Blow the Whistle on Financial Institutions Not in Compliance with the Amended Rules Governing Treatment of Consumers’ Nonpublic Personal Information


June 4, 2024

The SEC has strengthened Customer Data Protection to address the expanded use of technology and risks by financial institutions.

On May 16, 2024, the U.S. Securities and Exchange Commission (SEC) announced the adoption of amendments to Regulation S-P: Privacy of Consumer Financial Information and Safeguarding Customer Information (the “Amendments”), which govern the treatment of nonpublic personal information about consumers by certain financial institutions.

The Amendments require broker-dealers (including funding portals), investment companies, registered investment advisers, and transfer agents to:

  • Incident response: Develop, implement, and maintain written policies and procedures for an incident response program that is reasonably designed to detect, respond to, and recover from unauthorized access to or use of customer information.
  • Customer notification: Provide affected customers timely notification about sensitive customer information that was or is reasonably likely to have been accessed or used without authorization.
    • Notices must be issued no later than 30 days after becoming aware of the unauthorized access to or use of customer information.
    • Notices must include details about the incident, the breached data, and how affected individuals can respond to the breach to protect themselves.

Since Regulation S-P’s adoption in 2000, technological advancements require critical updates to help protect the privacy of customers’ financial data. The Amendments are designed to modernize and enhance the protection of consumer financial information in the event of a data breach.

What if I witness misconduct or suspect fraud?

If you observe financial institutions not reporting a data breach, or failing to have written policies and procedures for safeguarding customer nonpublic information, it is critical that you inform the SEC.

The SEC will often pay monetary awards to whistleblowers who voluntarily provide the SEC with original information about violations of the federal securities laws.

How do I report this misconduct or fraud to the SEC?

If you suspect misconduct or fraud, contact a lawyer, such as a member of Cohen Milstein’s Whistleblower practice, who can counsel you on the Whistleblower process and help you complete and submit the SEC’s tip, complaint, and referral form (Form TCR).

Such consultations are confidential and free-of-charge.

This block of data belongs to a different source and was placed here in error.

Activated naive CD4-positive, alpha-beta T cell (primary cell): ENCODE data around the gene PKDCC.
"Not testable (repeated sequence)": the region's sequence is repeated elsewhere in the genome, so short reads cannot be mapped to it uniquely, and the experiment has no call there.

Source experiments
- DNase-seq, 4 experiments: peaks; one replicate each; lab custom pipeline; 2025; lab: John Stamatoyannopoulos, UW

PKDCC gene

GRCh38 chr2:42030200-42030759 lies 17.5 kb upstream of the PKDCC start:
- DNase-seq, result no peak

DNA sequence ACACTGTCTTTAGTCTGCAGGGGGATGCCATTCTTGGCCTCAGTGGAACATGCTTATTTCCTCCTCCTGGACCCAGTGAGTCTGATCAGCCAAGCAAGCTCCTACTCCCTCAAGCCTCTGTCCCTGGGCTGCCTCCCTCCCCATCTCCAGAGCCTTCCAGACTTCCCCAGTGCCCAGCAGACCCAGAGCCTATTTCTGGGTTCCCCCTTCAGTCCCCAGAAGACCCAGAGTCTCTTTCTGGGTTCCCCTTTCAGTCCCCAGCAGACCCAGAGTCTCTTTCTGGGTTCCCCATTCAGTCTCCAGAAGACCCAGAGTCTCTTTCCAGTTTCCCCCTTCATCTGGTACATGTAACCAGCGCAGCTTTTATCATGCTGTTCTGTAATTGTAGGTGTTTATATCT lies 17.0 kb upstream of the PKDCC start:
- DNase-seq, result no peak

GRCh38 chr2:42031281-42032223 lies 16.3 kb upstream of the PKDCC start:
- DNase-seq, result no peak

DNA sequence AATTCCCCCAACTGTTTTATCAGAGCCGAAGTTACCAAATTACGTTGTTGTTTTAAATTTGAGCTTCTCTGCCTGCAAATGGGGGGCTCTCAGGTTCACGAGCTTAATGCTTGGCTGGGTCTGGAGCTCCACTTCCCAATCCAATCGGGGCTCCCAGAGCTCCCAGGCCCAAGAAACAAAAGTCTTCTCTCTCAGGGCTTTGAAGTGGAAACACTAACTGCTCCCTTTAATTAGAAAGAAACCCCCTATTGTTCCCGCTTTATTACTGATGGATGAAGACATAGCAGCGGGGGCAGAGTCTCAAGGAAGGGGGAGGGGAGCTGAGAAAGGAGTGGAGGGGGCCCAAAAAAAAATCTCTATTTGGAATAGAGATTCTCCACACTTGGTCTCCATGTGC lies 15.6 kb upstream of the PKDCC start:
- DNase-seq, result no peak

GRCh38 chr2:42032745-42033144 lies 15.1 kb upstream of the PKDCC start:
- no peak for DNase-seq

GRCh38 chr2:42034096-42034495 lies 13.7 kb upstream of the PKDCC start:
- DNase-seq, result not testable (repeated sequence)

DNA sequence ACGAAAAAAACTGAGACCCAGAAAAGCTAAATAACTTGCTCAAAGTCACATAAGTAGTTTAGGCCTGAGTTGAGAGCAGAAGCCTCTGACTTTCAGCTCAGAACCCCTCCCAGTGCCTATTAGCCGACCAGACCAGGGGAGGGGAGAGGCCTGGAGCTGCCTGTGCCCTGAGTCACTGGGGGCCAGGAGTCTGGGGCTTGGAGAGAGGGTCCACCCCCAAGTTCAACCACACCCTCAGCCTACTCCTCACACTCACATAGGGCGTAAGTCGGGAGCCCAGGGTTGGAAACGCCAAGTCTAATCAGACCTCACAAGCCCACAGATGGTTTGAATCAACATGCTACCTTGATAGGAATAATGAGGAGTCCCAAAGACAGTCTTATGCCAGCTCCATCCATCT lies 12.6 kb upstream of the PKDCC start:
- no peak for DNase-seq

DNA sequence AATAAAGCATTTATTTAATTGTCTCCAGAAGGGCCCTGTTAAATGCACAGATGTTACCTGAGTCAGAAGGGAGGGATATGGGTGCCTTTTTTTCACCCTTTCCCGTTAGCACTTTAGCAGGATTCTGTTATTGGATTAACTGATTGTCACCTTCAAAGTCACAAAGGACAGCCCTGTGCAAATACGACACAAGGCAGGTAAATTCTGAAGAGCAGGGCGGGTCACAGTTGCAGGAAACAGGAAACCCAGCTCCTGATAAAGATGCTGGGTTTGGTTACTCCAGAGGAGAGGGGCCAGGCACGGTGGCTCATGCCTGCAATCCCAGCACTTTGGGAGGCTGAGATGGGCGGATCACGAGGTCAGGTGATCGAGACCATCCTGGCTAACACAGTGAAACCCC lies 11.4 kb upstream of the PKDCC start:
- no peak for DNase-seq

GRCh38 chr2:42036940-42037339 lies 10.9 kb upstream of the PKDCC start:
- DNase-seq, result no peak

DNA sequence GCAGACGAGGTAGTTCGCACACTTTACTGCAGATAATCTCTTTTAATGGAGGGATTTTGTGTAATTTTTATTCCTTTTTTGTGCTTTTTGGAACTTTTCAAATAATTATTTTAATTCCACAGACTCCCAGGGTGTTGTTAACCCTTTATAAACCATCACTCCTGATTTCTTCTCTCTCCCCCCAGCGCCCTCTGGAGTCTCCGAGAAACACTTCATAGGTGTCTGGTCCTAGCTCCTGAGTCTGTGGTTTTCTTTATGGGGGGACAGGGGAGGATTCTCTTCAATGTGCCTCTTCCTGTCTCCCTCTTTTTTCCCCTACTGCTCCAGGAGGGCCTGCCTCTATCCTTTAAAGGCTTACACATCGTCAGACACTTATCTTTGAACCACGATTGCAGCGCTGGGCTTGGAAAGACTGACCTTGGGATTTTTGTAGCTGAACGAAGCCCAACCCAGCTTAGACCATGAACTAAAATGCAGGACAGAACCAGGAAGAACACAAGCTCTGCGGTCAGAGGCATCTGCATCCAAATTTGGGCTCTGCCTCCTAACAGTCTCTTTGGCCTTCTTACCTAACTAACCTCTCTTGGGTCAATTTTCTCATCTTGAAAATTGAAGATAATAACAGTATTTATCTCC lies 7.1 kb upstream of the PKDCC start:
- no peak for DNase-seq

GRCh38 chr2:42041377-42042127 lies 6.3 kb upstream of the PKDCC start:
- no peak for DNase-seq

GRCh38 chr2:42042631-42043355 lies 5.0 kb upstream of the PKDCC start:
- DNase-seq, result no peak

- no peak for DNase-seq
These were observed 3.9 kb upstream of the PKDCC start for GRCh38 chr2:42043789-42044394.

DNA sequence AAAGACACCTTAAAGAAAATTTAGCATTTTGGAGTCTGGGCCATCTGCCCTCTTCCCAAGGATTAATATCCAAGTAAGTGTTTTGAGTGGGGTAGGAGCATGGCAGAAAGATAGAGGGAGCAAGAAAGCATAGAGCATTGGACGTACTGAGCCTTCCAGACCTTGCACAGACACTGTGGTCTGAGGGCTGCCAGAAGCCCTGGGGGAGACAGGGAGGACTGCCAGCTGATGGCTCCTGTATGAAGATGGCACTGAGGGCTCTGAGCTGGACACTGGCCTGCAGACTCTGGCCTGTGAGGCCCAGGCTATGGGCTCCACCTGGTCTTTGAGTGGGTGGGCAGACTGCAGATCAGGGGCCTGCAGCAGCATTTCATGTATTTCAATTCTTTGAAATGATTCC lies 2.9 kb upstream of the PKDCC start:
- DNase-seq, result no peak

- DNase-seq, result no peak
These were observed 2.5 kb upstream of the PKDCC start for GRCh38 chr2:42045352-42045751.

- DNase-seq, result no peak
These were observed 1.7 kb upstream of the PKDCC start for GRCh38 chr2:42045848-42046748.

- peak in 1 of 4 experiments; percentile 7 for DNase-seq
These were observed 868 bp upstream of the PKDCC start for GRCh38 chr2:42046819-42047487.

What type of information is needed to report fraud, non-compliance, or misconduct to the SEC?

In addition to your personal observations and a completed Form TCR, the SEC requires supporting information that is original and not in the public sphere.

What if I’m not a company insider?

You do not need to be a company “insider” (like an employee or trader) to witness or report possible fraud or misconduct. Other market participants or victims of fraud or misconduct who observe these actions committed by others may also qualify as whistleblowers.

Does the SEC offer a whistleblower award for reporting fraud or misconduct?

Yes. If your information leads to a successful SEC enforcement action resulting in more than $1 million in monetary sanctions, you will receive an award ranging from 10-30% of any amount collected.

Where do I find more about reporting fraud and becoming a whistleblower?

The SEC’s Office of the Whistleblower provides comprehensive guidelines on reporting fraud and the whistleblower process.

You can also contact a member of our Whistleblower practice for a confidential and free-of-charge consultation.


About the Author

Christina McGlosson is Special Counsel in our Whistleblower practice, where she focuses exclusively on Dodd-Frank Whistleblower representation. She is the former acting director of the Whistleblower Office in the Division of Enforcement at the U.S. Commodity Futures Trading Commission (CFTC). She was also a senior attorney in the SEC’s Division of Enforcement for over a decade. Christina represents whistleblowers in the presentation and prosecution of fraud claims before the SEC, CFTC, FinCen, as part of the U.S. Treasury, and other government agencies.

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